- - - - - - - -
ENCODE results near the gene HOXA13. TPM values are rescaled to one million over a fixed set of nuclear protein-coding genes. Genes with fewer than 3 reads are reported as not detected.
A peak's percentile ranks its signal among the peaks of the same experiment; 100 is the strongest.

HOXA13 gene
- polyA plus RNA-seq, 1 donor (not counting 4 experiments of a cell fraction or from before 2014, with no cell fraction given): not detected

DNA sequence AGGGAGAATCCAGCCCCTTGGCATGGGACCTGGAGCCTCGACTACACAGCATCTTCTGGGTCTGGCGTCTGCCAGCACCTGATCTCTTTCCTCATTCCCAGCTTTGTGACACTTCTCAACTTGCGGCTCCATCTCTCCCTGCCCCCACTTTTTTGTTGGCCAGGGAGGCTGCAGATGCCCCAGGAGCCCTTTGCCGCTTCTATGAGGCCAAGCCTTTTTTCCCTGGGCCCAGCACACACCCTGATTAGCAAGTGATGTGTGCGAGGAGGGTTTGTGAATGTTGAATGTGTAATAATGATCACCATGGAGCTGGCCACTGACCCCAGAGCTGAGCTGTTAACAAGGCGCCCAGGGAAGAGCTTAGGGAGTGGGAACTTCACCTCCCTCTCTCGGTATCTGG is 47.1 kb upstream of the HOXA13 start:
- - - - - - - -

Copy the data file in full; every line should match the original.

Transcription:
ENCODE results near the gene HOXA13. TPM values are rescaled to one million over a fixed set of nuclear protein-coding genes. Genes with fewer than 3 reads are reported as not detected.
A peak's percentile ranks its signal among the peaks of the same experiment; 100 is the strongest.

HOXA13 gene
- polyA plus RNA-seq, 1 donor (not counting 4 experiments of a cell fraction or from before 2014, with no cell fraction given): not detected

DNA sequence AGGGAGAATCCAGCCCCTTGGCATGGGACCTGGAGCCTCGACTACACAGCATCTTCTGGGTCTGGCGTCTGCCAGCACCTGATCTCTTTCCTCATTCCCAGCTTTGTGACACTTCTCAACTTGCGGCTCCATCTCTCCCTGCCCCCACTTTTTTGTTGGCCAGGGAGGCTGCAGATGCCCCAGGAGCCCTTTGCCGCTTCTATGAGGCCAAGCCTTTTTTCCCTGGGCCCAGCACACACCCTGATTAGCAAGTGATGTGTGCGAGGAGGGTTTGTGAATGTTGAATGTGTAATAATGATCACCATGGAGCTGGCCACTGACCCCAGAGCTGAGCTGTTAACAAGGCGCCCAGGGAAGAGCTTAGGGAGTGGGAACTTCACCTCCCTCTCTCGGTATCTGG is 47.1 kb upstream of the HOXA13 start: